98.Government and retailer initiatives to reduce the use of plastic products, have encouraged consumers towards alternatives such as reusable carrier bags and refillable drinks containers. However, these are relatively small-scale changes compared to the consumer behavioural shift that would be required to use reusable containers for grocery food and drink purchases. We are pleased that unpacked and “zero waste” options are becoming increasingly available to consumers, including online delivery models. However, these changes are unlikely to enable a revolution in the way most consumers shop unless they are widely available.
99.The Government and WRAP should conduct a review of reusable and refillable packaging systems for food and drink to determine what works and where Government intervention might be appropriate to encourage retailers to offer refillable options, and consumers to use them. This should include an assessment of the environmental impact of reusable packaging, such as how many times items would need to be reused before they became more beneficial than single use packaging. It should also consider how to manage food hygiene and potential cross contamination of food containing allergens.
100.As highlighted in the previous chapter, Parliament has introduced compostable packaging in its catering facilities. This suffered a difficult start, with a significant amount of compostable packaging initially sent to landfill due to contamination. Charges on single use cups for hot drinks have also been introduced, to encourage reusable options. A recent Freedom of Information (FoI) request found that the House of Commons had purchased more than 600,000 single use plastic bottles, cups and coffee cups in the last financial year, down from over a million in 2016. Parliament’s Restoration and Renewal Programme, which is anticipated to start in the mid-2020s, provides a significant opportunity to further improve its environmental performance.
101.Parliament has taken steps towards reducing plastic packaging on the Estate but needs to continue to lead by example in the removal of single use packaging, regardless of material. Both Houses of Parliament should consider how they can remove the remaining single use packaging from catering facilities on the Parliamentary Estate and enable customers to bring their own containers for takeaway food. We suggest that the Restoration and Renewal programme provides an opportunity to implement any infrastructure changes that may be necessary to enable this.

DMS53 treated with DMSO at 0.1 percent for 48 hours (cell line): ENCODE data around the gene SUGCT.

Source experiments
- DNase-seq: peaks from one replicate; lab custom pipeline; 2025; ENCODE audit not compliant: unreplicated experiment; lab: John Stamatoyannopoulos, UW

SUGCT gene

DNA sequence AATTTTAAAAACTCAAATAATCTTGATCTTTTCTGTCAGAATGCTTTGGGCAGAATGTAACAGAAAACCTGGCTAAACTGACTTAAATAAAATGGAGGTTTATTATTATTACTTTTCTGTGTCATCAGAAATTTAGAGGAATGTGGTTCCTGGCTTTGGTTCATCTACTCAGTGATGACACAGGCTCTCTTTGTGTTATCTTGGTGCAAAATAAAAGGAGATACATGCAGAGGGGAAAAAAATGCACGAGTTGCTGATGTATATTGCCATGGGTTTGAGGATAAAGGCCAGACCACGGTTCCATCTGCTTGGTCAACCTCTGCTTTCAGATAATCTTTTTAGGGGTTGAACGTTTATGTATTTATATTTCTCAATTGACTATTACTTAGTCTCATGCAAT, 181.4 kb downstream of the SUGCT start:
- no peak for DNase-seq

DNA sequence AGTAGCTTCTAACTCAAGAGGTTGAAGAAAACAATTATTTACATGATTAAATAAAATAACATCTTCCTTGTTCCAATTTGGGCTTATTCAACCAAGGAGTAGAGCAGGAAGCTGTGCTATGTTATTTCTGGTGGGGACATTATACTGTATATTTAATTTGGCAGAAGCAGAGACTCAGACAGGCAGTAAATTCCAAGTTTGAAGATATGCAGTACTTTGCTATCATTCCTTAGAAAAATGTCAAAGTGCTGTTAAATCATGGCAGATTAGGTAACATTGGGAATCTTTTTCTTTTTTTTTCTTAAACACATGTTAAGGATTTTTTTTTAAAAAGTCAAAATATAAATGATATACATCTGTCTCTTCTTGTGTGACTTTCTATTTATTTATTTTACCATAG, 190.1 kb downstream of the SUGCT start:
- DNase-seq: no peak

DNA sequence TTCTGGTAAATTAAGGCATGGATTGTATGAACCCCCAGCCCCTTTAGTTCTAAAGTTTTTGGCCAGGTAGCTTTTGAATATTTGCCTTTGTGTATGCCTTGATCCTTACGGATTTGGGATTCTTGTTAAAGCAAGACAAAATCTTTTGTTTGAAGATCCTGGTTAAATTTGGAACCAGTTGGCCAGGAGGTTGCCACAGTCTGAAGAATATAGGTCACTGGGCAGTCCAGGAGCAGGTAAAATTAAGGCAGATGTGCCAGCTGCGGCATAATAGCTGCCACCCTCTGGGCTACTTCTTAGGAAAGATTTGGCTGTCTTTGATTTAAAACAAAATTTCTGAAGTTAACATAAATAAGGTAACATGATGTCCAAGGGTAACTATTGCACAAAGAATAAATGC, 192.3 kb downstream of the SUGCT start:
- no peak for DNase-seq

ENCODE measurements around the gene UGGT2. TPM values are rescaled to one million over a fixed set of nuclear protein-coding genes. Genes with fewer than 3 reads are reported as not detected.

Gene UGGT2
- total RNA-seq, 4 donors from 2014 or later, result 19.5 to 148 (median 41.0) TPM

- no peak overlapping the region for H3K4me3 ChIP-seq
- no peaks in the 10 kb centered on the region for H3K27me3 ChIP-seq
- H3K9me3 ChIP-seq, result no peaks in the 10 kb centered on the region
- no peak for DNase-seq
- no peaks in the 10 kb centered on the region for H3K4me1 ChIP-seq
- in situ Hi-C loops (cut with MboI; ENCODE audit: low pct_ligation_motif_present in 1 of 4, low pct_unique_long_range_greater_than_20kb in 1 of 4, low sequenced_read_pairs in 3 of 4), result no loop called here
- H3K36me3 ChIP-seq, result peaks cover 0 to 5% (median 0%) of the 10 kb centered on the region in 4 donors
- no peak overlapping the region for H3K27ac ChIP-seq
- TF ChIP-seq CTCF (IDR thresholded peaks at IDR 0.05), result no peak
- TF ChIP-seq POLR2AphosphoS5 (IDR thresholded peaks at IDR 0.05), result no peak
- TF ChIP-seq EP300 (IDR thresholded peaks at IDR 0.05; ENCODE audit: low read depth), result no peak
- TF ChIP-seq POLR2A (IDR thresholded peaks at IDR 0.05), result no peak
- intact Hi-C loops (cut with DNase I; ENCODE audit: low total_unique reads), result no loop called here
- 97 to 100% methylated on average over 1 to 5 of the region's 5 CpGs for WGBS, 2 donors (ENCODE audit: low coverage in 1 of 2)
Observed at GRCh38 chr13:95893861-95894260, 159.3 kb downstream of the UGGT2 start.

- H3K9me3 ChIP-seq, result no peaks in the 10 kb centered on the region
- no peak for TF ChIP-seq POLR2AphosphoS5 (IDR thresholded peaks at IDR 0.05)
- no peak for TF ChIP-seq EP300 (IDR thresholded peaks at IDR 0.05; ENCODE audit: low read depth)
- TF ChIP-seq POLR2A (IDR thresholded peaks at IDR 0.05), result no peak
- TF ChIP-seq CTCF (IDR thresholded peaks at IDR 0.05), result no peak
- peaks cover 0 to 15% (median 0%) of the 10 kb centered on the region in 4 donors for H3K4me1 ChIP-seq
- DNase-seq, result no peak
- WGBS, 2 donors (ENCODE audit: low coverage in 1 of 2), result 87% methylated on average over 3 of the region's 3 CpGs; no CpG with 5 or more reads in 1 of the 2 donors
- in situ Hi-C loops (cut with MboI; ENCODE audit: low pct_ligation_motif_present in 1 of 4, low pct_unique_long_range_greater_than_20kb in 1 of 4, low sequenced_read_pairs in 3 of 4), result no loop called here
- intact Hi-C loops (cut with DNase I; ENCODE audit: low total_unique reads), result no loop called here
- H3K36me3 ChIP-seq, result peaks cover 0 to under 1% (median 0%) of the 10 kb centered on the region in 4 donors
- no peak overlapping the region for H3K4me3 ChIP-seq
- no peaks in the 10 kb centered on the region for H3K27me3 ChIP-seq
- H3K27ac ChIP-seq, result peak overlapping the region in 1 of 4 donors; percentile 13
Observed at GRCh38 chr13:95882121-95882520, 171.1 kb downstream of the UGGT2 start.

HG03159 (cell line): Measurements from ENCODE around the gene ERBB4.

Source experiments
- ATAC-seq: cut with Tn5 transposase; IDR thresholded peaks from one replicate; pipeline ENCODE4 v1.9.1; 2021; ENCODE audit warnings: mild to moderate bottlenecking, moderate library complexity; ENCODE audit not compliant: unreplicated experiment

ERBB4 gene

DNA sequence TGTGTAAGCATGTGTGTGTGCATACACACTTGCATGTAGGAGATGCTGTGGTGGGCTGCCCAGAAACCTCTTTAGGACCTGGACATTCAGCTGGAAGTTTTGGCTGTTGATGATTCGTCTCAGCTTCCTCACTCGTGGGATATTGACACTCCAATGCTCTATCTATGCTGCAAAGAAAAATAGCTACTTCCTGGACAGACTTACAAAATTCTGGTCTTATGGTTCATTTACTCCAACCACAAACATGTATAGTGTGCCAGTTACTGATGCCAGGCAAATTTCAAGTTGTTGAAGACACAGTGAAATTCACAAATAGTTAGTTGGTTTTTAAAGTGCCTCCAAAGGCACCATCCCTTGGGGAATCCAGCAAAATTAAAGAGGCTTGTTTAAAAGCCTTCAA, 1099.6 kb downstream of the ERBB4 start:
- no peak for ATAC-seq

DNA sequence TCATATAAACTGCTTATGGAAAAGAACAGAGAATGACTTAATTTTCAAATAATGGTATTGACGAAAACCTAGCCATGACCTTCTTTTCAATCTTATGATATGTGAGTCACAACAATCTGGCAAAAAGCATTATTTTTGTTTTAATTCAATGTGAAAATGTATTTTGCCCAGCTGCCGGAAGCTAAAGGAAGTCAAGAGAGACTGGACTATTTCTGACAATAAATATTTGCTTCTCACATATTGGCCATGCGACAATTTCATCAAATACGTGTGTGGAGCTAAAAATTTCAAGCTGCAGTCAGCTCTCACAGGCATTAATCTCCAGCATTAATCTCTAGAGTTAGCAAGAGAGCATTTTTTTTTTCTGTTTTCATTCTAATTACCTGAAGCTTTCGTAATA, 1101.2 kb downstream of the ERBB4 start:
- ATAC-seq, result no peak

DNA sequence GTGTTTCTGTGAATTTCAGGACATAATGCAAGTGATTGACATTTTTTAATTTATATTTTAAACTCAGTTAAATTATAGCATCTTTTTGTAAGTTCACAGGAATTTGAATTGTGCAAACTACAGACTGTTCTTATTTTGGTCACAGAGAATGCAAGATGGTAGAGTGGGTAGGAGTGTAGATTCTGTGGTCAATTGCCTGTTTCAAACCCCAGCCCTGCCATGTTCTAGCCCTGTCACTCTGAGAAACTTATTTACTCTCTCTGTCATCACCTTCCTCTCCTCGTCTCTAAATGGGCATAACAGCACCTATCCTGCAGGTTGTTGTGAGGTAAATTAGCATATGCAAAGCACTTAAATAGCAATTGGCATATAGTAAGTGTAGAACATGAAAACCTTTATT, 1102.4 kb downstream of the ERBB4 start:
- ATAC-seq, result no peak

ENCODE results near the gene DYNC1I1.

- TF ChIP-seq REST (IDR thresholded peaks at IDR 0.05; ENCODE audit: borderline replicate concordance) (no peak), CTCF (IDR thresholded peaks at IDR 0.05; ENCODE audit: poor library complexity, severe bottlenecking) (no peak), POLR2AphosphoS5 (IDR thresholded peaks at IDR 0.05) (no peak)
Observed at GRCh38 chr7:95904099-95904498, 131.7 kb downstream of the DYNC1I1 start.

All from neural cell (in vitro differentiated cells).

225 , WRAP, last accessed 2 September 2019
226 , WRAP, 21 May 2019
227 Keep Britain Tidy (), para 2.1
228 Keep Britain Tidy (), para 2.1
229 Unpackaged Innovation Ltd (), para 4
230 Wildlife and Countryside Link (), para 1.5
231 Wildlife and Countryside Link (), para 1.5
233 See, for example, , The Guardian, 11 January 2018
234 Environmental Investigation Agency (), para 2.2
235 Environmental Investigation Agency (), para 2.2
236 Unpackaged Innovation Ltd (), para 15; , Unpackaged, last accessed 2 September 2019
237 Unpackaged Innovation Ltd (), para 6
240 , Waitrose & Partners, 4 June 2019
241 , Waitrose & Partners, 4 June 2019
242 , Waitrose & Partners, 4 June 2019
245 , Waitrose & Partners, last accessed 2 September 2019
248 , Environmental Investigation Agency and Greenpeace, p 13
249 , Environmental Investigation Agency and Greenpeace, p 13
250 , Environmental Investigation Agency and Greenpeace, p 13
251 Wildlife and Countryside Link (), para 2.7
254 , Wired, 15 July 2019
255 , Let’s Recycle, 24 January 2019; Annex A
256 The University of Sheffield, Grantham Centre for Sustainable Futures (), para 1.5
257 TerraCycle (), p 1
258 , Let’s Recycle, 24 January 2019
259 Environmental Investigation Agency (), p 1
261 , Department for Environment, Food and Rural Affairs, 22 May 2019; , Department for Environment, Food and Rural Affairs, 9 January 2018
262 , Department for Environment, Food and Rural Affairs, 27 July 2018
263 Environmental Services Association (), para 4
264 , BBC News, 5 August 2019
265 , Environment Agency, February 2011, p 11
266 , Footprint, 7 July 2019
267 , Footprint, 7 July 2019, The Telegraph, 9 August 2019
268 , Houses of Parliament Restoration and Renewal, last accessed 2 September 2019
Published: 12 September 2019